That's true PaulS, but let's assume bandwidth wasn't an issue ( the device won't be a permanent gateway ) and we're dealing with another internet appliance that isn't a PC and doesn't lend to software installation of any sort.  Then the device would have some utility I think.  I'm just using my PC as an example.

I think I might need to ask about this under Gigs and Collaboration.  I would pay for code tutoring on the matter.

PaulS

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but let's assume bandwidth wasn't an issue
I'm fine with your throttled bandwidth. I'll type real slow for you.

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and we're dealing with another internet appliance that isn't a PC
What is controlling it? Is it a client or a server?

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Then the device would have some utility I think.
I'm not convinced that a far faster PC wouldn't be a better choice, but don't let me stop you.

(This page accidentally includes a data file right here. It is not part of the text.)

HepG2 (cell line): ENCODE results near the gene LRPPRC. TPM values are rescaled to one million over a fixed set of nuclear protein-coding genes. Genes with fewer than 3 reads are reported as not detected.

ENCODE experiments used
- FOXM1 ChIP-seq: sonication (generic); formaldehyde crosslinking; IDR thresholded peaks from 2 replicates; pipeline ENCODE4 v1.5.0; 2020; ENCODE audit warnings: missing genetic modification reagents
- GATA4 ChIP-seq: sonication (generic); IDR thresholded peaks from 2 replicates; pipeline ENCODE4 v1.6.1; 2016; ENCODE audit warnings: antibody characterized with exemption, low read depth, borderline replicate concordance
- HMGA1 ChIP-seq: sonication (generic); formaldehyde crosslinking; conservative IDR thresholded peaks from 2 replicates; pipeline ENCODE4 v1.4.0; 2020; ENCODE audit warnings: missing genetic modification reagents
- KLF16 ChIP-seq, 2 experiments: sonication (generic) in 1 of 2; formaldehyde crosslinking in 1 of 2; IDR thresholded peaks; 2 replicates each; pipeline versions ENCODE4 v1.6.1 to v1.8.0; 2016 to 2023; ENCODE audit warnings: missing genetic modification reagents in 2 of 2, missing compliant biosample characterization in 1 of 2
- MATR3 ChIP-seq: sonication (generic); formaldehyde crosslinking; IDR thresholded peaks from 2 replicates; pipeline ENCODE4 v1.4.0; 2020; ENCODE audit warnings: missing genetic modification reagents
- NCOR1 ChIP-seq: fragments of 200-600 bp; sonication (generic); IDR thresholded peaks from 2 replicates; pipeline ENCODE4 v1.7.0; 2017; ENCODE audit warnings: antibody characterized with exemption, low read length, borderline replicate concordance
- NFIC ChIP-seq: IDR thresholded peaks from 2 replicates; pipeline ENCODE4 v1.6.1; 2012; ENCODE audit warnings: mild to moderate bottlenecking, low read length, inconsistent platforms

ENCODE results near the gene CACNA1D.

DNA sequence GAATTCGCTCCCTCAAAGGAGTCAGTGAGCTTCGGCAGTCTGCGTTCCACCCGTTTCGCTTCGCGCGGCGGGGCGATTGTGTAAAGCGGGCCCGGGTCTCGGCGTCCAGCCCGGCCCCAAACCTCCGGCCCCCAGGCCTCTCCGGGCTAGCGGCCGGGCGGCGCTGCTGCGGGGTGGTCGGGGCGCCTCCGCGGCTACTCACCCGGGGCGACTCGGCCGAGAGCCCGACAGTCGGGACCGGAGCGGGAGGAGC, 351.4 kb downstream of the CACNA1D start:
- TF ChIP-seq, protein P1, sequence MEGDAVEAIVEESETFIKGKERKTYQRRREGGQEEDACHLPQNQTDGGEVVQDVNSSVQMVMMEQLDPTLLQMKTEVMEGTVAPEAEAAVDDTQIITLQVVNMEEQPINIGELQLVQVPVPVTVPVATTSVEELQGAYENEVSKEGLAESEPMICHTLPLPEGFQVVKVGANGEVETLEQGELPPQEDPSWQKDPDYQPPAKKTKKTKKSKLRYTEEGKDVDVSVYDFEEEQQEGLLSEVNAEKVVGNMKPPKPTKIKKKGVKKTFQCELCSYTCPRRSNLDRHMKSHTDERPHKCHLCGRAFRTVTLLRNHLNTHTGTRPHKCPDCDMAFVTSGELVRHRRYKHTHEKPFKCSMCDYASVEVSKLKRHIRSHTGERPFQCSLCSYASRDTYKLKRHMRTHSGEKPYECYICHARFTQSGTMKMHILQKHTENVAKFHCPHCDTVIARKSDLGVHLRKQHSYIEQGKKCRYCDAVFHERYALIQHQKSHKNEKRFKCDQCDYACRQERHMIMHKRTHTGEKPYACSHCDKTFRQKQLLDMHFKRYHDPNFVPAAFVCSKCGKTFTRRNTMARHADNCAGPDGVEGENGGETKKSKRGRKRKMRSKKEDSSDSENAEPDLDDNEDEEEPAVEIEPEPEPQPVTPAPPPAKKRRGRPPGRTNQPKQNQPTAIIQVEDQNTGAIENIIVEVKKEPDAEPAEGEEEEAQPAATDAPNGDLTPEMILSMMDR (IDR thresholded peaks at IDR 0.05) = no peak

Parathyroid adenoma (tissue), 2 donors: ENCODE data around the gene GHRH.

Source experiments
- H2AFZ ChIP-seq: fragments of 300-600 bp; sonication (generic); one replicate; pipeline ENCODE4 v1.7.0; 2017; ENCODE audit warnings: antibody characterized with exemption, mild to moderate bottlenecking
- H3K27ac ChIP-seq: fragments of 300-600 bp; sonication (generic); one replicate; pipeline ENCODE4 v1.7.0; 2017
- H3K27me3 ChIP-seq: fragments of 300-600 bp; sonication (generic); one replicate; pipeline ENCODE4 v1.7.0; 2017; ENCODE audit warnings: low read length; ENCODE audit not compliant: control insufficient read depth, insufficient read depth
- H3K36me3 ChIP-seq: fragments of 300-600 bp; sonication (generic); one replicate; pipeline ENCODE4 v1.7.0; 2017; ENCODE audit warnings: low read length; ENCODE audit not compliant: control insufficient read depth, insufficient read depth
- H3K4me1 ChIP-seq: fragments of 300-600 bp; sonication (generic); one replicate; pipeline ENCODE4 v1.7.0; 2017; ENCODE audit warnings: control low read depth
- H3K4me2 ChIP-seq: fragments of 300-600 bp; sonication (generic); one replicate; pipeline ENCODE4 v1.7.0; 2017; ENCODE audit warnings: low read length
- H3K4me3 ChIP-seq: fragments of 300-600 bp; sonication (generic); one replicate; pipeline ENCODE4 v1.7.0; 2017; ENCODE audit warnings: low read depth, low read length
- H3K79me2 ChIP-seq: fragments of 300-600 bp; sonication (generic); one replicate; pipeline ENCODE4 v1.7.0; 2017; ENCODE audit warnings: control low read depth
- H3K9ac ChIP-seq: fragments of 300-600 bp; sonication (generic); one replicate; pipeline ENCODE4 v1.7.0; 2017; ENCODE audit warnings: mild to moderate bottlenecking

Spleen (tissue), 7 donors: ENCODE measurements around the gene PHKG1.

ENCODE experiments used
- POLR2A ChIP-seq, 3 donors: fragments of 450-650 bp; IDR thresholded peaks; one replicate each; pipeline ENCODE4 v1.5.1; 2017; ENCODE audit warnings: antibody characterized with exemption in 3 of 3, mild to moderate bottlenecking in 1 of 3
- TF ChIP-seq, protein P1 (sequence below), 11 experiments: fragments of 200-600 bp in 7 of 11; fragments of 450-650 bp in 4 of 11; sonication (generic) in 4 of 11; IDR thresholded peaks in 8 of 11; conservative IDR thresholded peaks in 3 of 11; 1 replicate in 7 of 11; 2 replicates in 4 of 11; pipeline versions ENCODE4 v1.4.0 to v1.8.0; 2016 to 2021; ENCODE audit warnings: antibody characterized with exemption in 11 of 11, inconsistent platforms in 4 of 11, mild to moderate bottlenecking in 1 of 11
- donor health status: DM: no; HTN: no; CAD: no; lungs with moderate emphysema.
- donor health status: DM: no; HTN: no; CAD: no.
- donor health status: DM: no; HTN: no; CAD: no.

Mithra

I'm fine with your throttled bandwidth. I'll type real slow for you.
What is controlling it? Is it a client or a server?
I'm not convinced that a far faster PC wouldn't be a better choice, but don't let me stop you.
Fair enough.  So I should just install a VPN service or proxy server on Windows, figure out how to inject a dll into the running service, then hook winsock so my app can scrape the packet data, analyze and manipulate it.

Or I can learn how to make a dead-slow arduino gateway that serially outputs what I want to see and change via USB.

Honestly I can't say a single thing from a practical standpoint I've ever made with an arduino hasn't been already made, faster, cheaper and out of the box ready from China.  I'm hardware hacking for fun and hobby.  I spent the past year building an 11 pound meter wide hexapod that won't justify the time or expense, and by God I want to build a crappy, slow, packet sniffing ethernet gateway :D  I do appreciate the feedback really!  I just want to learn How, have fun and not get stuck on the Why.